The novel features which are believed to be characteristic of this invention are set forth with particularity in the appended claims, the invention, itself, however, both as to its organization and method of operation, together with further objects and advantages thereof, may best be understood by reference to the following description taken in connection with the accompanying drawings, wherein:

FIG. 1 is a side elevational view of an embodiment of the invention as seen at the outside of the pocket structure, certain parts in a housed bricklayer's trowel being shown in broken lines;

FIG. 2 is a side elevational view of the holster shown in FIG. 1 and as seen from the inside of the holster that faces the bricklayer's body;

FIG. 3 is a vertical sectional view along the Lines 3--3 of FIG. 1;

FIG. 4 is a rear elevational view along the Lines 4--4 of FIG. 2 with the trowel being shown in broken lines;

FIG. 5 is a top plan view as seen along the Lines 5--5 of FIG. 2;

FIG. 6 is an elevational view of a fragment of the pocket structure at the front end and as seen along the Lines 6--6 of FIG. 2; and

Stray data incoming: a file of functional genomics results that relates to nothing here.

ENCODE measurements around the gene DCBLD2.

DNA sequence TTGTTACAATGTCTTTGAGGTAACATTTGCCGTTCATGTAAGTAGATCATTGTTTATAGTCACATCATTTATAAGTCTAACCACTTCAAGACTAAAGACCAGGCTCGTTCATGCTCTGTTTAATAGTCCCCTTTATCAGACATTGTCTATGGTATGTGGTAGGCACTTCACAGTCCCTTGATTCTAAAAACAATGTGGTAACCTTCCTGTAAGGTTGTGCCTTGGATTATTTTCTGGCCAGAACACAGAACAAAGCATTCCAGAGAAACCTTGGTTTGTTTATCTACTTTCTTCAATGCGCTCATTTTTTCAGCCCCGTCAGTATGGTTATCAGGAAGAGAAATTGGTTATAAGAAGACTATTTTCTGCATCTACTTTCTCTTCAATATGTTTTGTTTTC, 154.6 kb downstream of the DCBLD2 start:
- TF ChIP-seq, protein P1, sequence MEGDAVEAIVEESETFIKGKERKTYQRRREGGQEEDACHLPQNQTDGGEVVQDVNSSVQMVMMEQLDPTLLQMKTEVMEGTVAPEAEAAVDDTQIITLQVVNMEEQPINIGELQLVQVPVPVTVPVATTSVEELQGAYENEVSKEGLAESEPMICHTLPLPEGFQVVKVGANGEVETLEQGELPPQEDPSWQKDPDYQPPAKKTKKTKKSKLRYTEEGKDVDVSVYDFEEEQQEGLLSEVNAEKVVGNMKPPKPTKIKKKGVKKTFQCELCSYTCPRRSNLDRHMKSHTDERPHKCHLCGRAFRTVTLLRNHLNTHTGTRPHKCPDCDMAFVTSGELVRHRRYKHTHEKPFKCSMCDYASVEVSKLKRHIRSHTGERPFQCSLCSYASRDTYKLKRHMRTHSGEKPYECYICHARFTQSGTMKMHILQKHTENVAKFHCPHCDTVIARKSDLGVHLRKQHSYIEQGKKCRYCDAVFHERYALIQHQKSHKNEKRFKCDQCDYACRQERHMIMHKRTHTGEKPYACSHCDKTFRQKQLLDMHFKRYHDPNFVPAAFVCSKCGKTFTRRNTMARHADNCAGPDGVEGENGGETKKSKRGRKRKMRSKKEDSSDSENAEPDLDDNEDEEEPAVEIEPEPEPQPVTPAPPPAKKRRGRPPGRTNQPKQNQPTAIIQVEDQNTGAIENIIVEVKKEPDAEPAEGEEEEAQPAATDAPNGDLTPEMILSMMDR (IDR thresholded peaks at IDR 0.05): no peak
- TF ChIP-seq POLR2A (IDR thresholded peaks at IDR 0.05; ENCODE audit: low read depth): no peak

FIG. 7 is a reduced sized view of a leather blank used in the assembly of the holster.

Reference is now made to the drawings and in particular to the holster embodying the principles of the invention which is designated at 10. The holster 10 includes a thin, generally V-shaped pocket 11 for housing the blade of a bricklayer's trowel 50. The pocket 11 is suspended from a hanger 12 which is equipped with a pair of slots 13 and 14 for receiving a body belt of the holster user.

The holster 10 is designed to hang from the user's body belt (not shown) and at one side of the user's leg. The pocket portion 11 has a generally V-shaped body side or inside wall 16 and yet another generally V-shaped wall 17 that is located at the outside of the arrangement when the holster is suspended from the user's body belt. Walls 16 and 17 confronts and serves to cover the trowel blade when it is housed in the pocket. These walls 16 and 17 are integrally joined and formed from a single leather blank 15. In the assembled holster, the front and rear side edges 19 and 22 of the pocket are downwardly converging and walls 16 and 17 are joined along a fold 18 at the front side edge 19 of the pocket arrangement.